Thursday, 26 July 2012

Romantic Writers' Conference 2012

I had a fantastic time at the Romantic Novelists Association Conference 2012 in Penrith, Cumbria, absorbing myself in the atmosphere, meeting published an unpublished authors, attending various workshops, chatting about writing, meeting and making new friends. I'm a moderate wine drinker but I was amused at the copious amounts of wine being drunk. Apparently the 'kitchen parties', where members of the shared accommodation meet late at night, drink even more wine, are legendary. Say it almost in a whisper for to admit it would be met with looks of horror, but there were only three of us sharing a student house and we were all most circumspect. Suited me though. Perhaps it's my age.

The Conference is noted too for its display of shoes, the more exotic the better.  Lamentably, I can no longer wear high heels so in that respect I am a disgrace to the Association. Despite a nightmarish trip up to Penrith (necessitating three changes), I wouldn't have missed it for anything. I came away so inspired, encouraged and motivated, all fired up to get back to the writing. What happened? I came down with a nasty virus that has laid me low for the past two weeks.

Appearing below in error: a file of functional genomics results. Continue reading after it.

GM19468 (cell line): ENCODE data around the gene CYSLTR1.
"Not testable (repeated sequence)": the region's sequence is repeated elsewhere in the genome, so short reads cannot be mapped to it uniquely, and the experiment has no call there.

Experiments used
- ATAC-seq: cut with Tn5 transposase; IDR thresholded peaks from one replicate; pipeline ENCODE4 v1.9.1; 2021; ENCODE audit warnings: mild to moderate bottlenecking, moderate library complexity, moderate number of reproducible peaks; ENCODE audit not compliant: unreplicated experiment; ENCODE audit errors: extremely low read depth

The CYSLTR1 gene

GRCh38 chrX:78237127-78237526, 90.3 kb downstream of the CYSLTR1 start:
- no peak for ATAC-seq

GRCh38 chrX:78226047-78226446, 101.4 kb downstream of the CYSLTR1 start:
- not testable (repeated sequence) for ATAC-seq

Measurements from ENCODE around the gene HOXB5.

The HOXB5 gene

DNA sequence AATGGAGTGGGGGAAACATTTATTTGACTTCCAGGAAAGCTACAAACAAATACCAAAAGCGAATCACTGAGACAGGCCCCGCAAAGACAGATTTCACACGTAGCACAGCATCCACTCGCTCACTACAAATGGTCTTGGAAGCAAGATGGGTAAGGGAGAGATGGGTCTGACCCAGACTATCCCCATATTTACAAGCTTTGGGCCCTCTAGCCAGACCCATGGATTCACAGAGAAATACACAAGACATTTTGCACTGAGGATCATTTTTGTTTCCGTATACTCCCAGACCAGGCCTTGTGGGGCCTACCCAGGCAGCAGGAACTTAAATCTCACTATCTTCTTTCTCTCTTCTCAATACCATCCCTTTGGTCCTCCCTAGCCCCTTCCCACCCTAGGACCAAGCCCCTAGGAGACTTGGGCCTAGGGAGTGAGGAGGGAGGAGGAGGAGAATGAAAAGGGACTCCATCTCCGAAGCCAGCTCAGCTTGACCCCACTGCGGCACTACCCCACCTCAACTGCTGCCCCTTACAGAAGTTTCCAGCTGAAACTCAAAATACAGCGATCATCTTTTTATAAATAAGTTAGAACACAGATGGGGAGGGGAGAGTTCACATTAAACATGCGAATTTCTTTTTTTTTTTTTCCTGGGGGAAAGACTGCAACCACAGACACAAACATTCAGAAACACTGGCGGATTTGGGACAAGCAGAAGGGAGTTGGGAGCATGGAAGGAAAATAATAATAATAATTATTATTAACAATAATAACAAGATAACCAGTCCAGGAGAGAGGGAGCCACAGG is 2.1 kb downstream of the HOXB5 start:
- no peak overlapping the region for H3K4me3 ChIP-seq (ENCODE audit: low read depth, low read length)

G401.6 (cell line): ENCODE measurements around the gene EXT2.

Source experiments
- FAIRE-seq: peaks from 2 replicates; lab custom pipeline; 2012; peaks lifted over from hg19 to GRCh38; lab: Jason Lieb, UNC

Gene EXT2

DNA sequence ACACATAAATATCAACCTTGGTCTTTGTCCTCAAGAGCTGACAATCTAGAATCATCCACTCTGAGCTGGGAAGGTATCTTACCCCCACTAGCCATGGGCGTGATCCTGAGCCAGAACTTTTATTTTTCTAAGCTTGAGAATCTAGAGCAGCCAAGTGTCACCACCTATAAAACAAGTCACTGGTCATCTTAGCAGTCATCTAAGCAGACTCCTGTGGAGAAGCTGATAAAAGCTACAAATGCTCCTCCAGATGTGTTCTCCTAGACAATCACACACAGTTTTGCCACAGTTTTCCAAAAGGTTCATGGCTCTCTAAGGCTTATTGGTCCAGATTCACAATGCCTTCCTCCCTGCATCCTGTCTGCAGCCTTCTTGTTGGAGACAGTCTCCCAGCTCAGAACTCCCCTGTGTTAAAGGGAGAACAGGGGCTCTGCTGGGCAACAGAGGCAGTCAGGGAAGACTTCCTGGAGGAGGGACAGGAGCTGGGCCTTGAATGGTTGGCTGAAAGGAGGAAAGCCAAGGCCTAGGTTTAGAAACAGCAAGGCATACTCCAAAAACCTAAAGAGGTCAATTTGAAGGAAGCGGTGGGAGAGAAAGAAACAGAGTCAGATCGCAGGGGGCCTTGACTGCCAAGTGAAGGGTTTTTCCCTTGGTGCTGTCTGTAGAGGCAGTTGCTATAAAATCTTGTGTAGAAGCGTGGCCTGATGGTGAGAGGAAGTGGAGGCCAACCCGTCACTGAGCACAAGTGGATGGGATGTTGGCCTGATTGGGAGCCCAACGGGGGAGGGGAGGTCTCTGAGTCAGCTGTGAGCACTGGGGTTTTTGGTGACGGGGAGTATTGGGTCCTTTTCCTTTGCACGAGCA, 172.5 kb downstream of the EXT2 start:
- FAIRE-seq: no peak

Just to cheer myself up, I'm posting a pic of our table at the Gala Dinner on the Saturday evening. The woman on the right of the picture is Marilyn Rodwell, a friend from the Birmingham Chapter of the RNA. Thanks for a great time, Marilyn. That's me in the middle.


Monday, 9 July 2012

D H Lawrence

Last week, our small book club (we only have five members!) went on our summer outing to the D H Lawrence Heritage Centre and Birthplace Museum in Eastwood, Nottingham. Despite all the rain we've had here in the UK this summer, last Thursday was a rare warm and occasionally sunny day so we were well blessed. Personally, I'm not that keen on D H Lawrence but it was interesting so see how a miner's son, born in relative poverty, became such an esteemed writer. Many of his books, such as 'Lady Chatterley's Lover,' were banned for being too obscene. Reading extracts from the book now, it all seems rather tame, but I remember the furore at the time the book went to trial under obscenity laws. The judge apparently asked the question, 'Would you want your wife to read this? Or your servants?' Even then in 1960, there weren't that many servants around! I wonder what that judge would make of the current best seller, 'Fifty Shades of Grey.'